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A July 2, 2019, judgment of the Environmental Review Tribunal in Alizadeh v. Ontario (Environment, Conservation and Parks), 2019 CanLII 62106 (ON ERT), confirms that corporate officers and directors face a high evidentiary burden to rebut the presumption that they are properly named in an Environmental Protection Act (“EPA”), Section 18 Order.

Section 18 of the EPA provides the authority for the issuance of a Director’s Order to any “person who owns or owned or who has or had management or control” of a contaminated property, requiring them to monitor, control or remediate the contamination, whether they caused it or not.

Overview

In this case, a former director of a corporation that purchased a contaminated property was named personally in a Section 18 Director’s Order.  The Order required the construction of a system to manage and treat toxic leachate seeping from a wood waste landfill on the property that has the potential to affect drinking water sources.

The former director appealed the Order to the Environmental Review Tribunal (“ERT”), arguing that he should be removed from the Order because:

    • He was not an officer or director of the corporation when the Director’s Order was issued;
    • Even when he was a director, he was only a figure-head with no authority to bind the corporation on his own;
    • He has no access to the property, so no ability to comply with the requirement to construct a leachate management system; and
    • He is experiencing financial hardship and has no ability to pay for the work.

These arguments fall into two categories: (1) the Order is without jurisdiction because the former director never had the requisite “management or control” of the property, and (2) naming a former director who has no ability to carry-out the Order is “unfair”.

Management or Control

With respect to the first issue, the ERT held, at paragraph 28, that “[w]here those with formal legal control of a corporation deny their involvement, the Tribunal puts the onus on them to make a ‘convincing case’”. Essentially, the ERT accepted that corporate officers and directors are presumed to be in control, and the onus is on them to prove by convincing evidence that he or she is not. 

In this case, there was evidence that the former director had signed the Agreement of Purchase and Sale for the contaminated property; he had been the only point of contact between the Ministry of the Environment and the corporation with respect to the management of leachate for several years; and he had held himself out as the president of the corporation and the person making decisions on its behalf.  The Tribunal found that there was not sufficient evidence to support his assertion that in all of these actions he had been acting at the express direction of another person. As such, he was unable to rebut the presumption that he had exercised sufficient management and control to be subject to a Section 18 Director’s Order.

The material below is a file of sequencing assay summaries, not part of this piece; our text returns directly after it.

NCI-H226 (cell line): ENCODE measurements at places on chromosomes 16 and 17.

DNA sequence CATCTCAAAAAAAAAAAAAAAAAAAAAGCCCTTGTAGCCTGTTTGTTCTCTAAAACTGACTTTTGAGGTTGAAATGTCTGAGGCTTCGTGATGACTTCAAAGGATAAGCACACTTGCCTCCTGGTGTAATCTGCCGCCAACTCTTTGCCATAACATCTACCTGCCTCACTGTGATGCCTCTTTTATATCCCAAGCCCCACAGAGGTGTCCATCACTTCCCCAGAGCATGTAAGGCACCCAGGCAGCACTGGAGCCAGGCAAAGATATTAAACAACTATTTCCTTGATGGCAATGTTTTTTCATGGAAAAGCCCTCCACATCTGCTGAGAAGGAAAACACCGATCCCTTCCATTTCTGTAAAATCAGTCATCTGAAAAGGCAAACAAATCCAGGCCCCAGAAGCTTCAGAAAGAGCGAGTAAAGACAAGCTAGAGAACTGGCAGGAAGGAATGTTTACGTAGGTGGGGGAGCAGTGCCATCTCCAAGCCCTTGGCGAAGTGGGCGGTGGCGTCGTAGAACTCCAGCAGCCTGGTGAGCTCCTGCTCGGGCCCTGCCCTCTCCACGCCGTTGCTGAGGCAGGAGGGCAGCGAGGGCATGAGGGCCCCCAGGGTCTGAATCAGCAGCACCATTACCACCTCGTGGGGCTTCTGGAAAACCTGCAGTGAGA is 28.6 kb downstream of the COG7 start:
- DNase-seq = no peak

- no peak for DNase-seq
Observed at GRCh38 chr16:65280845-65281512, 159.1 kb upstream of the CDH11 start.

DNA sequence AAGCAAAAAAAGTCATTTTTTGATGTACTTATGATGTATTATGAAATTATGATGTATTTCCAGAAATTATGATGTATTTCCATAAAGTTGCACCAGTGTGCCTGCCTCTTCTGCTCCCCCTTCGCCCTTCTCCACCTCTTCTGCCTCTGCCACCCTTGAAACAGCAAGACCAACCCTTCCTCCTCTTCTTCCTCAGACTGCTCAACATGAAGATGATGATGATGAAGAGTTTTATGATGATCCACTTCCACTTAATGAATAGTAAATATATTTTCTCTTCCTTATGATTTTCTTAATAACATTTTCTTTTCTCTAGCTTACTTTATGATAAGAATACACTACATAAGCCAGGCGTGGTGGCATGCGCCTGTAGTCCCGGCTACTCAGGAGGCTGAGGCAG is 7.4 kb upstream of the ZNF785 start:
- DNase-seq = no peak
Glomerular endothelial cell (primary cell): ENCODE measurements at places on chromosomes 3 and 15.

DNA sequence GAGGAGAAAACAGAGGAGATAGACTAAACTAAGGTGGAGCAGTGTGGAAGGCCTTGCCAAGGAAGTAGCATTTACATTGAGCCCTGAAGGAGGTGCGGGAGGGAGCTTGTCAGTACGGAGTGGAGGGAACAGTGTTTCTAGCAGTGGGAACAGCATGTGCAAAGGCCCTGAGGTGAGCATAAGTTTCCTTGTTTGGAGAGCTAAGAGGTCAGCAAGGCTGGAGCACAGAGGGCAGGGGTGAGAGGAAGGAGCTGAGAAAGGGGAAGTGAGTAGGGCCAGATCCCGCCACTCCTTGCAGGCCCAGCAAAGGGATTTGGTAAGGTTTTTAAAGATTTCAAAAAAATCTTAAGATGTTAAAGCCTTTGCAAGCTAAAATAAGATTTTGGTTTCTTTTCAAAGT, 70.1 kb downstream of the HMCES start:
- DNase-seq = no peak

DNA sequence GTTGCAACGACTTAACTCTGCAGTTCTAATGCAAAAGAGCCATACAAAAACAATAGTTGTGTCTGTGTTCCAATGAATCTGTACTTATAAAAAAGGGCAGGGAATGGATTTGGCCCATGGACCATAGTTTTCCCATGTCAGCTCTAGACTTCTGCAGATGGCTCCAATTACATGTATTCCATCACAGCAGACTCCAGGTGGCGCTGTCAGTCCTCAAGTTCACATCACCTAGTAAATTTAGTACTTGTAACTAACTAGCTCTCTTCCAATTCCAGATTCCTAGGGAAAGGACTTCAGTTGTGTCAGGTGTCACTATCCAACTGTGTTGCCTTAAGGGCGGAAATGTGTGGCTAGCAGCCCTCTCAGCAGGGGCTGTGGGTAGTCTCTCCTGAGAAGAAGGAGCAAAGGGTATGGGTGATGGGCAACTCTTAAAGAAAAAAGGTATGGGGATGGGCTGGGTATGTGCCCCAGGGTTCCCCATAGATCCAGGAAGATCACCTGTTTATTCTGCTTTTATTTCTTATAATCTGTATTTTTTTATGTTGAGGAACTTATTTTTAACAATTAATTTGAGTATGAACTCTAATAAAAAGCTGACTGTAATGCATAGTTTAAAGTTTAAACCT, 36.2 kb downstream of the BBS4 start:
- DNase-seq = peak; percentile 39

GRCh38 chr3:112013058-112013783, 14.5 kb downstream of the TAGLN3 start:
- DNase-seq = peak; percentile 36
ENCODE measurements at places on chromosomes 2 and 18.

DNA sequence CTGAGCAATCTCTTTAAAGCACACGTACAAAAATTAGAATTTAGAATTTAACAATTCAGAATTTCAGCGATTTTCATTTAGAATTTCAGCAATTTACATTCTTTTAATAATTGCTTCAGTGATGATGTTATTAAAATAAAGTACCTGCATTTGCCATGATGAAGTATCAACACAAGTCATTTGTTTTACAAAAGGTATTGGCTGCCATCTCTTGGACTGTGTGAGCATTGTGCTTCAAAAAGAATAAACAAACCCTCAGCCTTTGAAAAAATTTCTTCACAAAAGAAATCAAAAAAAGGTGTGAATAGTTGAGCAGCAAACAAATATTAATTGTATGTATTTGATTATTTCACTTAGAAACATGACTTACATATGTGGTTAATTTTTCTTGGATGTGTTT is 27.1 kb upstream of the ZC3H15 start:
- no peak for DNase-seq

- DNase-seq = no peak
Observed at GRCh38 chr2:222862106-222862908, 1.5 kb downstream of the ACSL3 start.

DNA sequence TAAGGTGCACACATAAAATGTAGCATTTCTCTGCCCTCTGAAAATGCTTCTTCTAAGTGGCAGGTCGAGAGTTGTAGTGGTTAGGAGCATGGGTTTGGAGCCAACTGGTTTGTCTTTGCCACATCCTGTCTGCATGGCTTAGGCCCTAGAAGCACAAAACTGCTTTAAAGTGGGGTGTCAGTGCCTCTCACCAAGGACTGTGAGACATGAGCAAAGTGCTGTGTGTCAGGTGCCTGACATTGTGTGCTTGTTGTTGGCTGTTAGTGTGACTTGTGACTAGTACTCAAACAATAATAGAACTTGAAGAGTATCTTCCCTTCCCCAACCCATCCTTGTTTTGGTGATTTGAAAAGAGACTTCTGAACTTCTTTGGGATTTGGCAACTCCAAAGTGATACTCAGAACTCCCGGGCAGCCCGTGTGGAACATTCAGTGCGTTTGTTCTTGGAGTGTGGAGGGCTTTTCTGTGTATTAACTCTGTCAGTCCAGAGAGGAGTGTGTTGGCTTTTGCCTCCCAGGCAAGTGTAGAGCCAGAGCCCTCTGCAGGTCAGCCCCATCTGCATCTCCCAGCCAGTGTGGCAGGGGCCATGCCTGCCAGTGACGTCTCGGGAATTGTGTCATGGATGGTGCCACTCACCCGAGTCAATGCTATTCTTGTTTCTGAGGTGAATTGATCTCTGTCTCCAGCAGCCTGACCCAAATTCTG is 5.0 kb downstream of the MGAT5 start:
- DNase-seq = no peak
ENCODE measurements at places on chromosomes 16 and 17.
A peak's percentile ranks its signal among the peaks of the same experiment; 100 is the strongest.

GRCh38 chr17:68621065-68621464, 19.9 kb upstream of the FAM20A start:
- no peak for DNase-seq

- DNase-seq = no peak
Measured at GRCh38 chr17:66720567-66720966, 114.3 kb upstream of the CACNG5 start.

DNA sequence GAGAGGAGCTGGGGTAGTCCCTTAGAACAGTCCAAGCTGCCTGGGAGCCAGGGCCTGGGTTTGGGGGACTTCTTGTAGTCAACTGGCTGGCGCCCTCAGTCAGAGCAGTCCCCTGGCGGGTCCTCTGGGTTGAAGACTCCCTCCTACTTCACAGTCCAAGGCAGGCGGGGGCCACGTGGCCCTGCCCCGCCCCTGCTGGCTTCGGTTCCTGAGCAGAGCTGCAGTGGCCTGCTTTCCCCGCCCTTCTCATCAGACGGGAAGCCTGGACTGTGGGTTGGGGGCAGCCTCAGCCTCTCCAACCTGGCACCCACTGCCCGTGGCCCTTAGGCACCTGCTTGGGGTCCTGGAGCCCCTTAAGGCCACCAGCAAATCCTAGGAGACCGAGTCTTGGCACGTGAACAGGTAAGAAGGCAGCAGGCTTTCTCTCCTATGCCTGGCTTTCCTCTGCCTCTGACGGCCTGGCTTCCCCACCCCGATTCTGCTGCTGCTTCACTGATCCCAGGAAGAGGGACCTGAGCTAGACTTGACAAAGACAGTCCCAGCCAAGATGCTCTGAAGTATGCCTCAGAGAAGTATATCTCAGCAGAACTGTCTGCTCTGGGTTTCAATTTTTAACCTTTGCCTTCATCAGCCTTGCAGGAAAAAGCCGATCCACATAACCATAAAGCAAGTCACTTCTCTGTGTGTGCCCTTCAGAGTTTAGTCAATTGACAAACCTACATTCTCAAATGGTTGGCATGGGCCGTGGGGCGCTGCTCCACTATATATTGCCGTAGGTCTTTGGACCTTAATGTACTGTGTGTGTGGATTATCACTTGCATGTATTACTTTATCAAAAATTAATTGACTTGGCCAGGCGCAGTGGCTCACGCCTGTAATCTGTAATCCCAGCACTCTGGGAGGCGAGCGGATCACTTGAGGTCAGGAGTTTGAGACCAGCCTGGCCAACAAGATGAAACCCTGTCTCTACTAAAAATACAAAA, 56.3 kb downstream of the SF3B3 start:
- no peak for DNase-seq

Fairness

With respect to the second issue, whether it was proper to make a person subject to an Order where he has neither the ability to comply with the Order nor the money to pay for the work, the ERT reiterated that the Tribunal will only remove persons from an Order where it can be shown to advance the environmental objects of the EPA.

Relying heavily on the Ministry’s “Compliance Policy” and its previous decision in Kawartha Lakes (City) v. Ontario (Director, Ministry of the Environment), [2010] O.E.R.T.D. No. 31, the Tribunal stated, at para. 40:

In regard to issuance of orders, financial hardship on the part of the responsible person should not be accepted as a reason for not issuing an order…

The named person must demonstrate, on the balance of probabilities, that the purpose of the provision authorizing the issuance of the control document and the statute will be served…

Human health and environmental protection is first and foremost.

The ERT concluded that it would not advance the purpose of the EPA to remove the former director from the Order.

Conclusion

This decision re-asserts that the ERT takes a very broad view of who may be properly named in a Section 18 Order and that considerations of fairness and equity carry very little weight. Where parties wish to be removed from an Order they must demonstrate how their removal would advance the environmental protection objectives of the EPA.

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